To all who did receive him . . . [Jesus] gave the right to become children of God. John 1:12
In 1859, Joshua Abraham Norton declared himself Emperor of the United States. Norton had made—and lost—his fortune in San Francisco shipping, but he wanted a new identity: America’s first emperor. When the San Francisco Evening Bulletin printed “Emperor” Norton’s announcement, most readers laughed. Norton made pronouncements aimed at correcting society’s ills, printed his own currency, and even wrote letters to Queen Victoria asking her to marry him and unite their kingdoms. He wore royal military uniforms designed by local tailors. One observer said Norton looked “every inch a king.” But of course, he wasn’t. We don’t get to make up who we are.
Many of us spend years searching for who we are and wondering what value we possess. We flail, trying to name or define ourselves, when only God can truly tell us the truth about who we are. And, thankfully, He calls us His sons and daughters when we receive salvation in His Son, Jesus. “Yet to all who did receive him,” John writes, “he gave the right to become children of God” (John 1:12). And this identity is purely a gift. We are His beloved “children born not of natural descent, nor of human decision . . . but born of God” (v. 13).
God gives us our name and our identity in Christ. We can stop striving and comparing ourselves to others, because He tells us who we are.
How do you know you’re chosen by God? How does being His child help you understand your true identity?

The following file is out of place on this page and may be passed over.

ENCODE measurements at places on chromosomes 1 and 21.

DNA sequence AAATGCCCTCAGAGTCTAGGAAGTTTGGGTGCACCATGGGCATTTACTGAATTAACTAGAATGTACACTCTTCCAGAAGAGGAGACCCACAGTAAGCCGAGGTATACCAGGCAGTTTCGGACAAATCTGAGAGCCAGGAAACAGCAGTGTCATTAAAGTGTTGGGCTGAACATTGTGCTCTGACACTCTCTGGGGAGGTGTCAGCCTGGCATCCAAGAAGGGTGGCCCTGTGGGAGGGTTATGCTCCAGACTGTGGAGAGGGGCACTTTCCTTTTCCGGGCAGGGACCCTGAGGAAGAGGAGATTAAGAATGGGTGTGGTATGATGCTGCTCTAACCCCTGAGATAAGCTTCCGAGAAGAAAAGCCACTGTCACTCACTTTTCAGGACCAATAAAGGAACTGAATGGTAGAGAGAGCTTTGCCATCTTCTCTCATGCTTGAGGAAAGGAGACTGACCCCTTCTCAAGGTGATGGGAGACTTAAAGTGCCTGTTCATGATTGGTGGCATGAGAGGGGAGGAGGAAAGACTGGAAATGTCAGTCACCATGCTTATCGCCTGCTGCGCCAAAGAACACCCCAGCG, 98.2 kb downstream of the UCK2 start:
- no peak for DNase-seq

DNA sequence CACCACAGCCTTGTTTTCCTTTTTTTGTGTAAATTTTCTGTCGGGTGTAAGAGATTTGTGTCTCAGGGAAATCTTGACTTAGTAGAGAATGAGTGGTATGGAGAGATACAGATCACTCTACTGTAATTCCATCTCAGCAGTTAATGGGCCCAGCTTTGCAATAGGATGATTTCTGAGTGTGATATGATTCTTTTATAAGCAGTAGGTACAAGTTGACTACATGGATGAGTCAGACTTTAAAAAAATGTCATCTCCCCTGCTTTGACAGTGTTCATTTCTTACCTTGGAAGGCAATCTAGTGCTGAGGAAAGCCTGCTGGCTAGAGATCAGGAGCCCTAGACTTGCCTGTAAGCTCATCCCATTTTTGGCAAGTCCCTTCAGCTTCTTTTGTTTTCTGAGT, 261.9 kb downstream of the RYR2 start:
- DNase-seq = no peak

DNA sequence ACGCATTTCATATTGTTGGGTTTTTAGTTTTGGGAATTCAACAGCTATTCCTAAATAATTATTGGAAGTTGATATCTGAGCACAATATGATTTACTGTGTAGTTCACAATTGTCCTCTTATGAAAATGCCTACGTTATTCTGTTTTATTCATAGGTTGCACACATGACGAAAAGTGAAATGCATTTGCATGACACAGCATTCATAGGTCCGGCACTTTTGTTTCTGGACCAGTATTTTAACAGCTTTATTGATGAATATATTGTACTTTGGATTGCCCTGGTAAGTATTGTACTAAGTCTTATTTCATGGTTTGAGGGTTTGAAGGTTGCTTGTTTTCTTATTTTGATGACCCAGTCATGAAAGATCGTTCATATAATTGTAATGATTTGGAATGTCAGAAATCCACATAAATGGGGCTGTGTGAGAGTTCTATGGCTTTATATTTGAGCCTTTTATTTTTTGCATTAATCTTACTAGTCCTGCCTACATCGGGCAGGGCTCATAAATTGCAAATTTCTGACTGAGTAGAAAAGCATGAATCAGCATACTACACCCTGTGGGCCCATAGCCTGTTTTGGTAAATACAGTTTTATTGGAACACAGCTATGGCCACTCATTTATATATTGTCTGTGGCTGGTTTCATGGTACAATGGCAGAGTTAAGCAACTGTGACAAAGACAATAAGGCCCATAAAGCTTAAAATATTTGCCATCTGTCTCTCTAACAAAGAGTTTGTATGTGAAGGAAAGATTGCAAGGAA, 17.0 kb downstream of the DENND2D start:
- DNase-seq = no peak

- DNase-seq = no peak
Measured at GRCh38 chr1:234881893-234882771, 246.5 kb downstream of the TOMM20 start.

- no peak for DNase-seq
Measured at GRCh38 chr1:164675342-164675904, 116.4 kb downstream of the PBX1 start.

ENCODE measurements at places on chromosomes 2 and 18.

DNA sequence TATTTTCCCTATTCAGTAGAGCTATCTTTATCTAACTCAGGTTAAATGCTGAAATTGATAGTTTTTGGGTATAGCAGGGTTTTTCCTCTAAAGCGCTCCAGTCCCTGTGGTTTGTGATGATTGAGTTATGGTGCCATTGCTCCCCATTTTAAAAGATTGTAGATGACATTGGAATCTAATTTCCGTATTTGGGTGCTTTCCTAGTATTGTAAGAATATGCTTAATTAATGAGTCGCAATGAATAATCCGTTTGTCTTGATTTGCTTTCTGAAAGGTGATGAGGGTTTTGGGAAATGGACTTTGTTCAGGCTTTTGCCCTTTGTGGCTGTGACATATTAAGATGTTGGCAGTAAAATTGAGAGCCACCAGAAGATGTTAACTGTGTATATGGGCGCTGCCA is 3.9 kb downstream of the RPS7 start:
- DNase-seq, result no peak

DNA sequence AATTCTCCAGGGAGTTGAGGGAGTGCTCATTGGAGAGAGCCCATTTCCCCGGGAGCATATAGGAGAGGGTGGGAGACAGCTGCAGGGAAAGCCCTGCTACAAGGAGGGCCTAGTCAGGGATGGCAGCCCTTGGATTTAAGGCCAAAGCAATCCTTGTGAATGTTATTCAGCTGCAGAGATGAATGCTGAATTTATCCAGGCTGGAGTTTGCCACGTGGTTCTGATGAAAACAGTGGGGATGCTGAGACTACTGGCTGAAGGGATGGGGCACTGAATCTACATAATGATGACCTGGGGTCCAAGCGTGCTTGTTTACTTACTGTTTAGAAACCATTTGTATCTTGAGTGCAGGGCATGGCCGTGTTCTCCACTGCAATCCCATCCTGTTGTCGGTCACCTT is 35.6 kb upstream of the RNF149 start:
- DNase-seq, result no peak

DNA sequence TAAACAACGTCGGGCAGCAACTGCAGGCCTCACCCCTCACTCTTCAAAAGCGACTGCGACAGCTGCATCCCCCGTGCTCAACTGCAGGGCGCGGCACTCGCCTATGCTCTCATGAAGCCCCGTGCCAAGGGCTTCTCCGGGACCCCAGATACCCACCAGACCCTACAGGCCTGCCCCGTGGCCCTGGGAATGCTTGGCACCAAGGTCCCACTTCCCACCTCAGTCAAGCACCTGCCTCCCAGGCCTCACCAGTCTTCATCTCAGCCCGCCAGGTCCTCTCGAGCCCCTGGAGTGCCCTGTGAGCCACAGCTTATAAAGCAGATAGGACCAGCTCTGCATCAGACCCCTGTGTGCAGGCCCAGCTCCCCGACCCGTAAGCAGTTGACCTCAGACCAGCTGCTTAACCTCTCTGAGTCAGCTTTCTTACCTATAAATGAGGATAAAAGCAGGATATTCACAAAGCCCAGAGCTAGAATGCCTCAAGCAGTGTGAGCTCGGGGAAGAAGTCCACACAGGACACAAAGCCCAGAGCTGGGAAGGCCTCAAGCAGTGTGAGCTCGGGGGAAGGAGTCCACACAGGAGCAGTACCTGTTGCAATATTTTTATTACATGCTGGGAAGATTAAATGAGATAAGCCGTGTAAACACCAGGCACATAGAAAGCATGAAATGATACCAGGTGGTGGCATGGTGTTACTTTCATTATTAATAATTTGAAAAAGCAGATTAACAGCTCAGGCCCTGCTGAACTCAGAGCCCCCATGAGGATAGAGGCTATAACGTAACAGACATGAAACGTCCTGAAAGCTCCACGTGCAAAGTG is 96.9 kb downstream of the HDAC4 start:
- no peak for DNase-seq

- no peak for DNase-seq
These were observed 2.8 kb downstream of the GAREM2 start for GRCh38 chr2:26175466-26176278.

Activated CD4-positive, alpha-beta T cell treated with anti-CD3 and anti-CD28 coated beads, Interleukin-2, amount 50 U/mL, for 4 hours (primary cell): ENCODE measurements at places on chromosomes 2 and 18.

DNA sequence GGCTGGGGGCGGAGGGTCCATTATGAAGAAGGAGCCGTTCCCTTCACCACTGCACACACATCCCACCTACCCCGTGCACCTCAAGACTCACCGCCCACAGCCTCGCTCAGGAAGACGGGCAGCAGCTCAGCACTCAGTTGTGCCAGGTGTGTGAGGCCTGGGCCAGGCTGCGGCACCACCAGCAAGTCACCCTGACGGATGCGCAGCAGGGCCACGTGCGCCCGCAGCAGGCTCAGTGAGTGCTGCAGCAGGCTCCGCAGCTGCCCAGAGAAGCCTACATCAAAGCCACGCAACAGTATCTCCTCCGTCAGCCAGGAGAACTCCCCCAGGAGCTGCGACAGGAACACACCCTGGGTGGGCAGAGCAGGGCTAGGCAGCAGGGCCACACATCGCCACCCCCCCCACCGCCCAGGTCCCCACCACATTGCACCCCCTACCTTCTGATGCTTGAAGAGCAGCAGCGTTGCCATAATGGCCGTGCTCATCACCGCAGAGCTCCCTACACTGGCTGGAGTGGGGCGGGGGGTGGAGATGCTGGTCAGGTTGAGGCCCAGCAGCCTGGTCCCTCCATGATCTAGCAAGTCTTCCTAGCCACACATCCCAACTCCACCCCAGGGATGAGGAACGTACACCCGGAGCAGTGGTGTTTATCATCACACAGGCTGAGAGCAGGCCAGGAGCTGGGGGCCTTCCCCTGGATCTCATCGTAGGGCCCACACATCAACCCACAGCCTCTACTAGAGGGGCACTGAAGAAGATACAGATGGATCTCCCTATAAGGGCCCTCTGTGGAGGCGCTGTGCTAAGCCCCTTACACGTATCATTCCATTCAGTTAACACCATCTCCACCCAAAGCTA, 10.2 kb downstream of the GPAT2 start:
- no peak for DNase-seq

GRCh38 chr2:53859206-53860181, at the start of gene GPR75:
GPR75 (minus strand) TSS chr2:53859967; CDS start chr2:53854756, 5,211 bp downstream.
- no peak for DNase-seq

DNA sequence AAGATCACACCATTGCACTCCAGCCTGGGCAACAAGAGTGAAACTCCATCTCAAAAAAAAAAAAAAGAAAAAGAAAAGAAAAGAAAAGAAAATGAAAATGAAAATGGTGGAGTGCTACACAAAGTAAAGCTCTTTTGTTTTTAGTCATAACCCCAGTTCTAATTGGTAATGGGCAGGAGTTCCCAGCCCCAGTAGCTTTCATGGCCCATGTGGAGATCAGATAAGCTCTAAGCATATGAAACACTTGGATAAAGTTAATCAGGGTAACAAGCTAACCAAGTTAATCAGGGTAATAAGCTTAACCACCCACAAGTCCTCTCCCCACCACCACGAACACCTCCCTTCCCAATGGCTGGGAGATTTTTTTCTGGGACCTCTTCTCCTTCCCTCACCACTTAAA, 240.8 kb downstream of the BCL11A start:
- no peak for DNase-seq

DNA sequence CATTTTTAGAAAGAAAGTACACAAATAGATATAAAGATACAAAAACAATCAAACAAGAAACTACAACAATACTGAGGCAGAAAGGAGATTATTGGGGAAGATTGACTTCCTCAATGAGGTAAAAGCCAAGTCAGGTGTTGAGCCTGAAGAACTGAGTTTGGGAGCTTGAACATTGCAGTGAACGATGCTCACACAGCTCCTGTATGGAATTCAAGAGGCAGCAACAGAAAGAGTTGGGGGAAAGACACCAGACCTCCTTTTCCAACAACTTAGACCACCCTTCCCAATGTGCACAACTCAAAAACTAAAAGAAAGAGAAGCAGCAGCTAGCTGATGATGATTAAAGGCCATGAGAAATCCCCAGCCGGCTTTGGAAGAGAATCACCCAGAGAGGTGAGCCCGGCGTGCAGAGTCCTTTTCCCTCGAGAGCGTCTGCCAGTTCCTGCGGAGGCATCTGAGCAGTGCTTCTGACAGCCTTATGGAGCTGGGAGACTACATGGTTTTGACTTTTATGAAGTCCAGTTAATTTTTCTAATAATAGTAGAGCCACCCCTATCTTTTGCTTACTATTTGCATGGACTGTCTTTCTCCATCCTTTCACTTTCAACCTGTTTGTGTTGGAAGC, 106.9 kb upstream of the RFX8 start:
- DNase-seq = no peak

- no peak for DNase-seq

God, I know that I’m Yours. Help me feel confidence in knowing that I’m born of You—a child of the King.
Learn more about your identity in Christ through salvation.
The Gospels are witnesses to the life and work of Jesus during His incarnation on earth. However, three of the four gospels begin with discussions of John the Baptist (Mark 1:1–8; Luke 1:8–25, 57–80; John 1:6–13). Here, in John 1:6–13, he’s described as a “witness to the light” (v. 8), but it’s made clear that he himself was not that light—Jesus was. Later, in 3:27–30, John the Baptist himself corrected any misconceptions that he was the Messiah. Using the metaphor of a wedding, he affirmed that he was not the bridegroom but the “friend who attends the bridegroom” (v. 29). Today, this is what we would call the best man. In Jesus’ words, there “is no one greater than John” (Luke 7:28). He still, however, wasn’t the Messiah. Jesus was.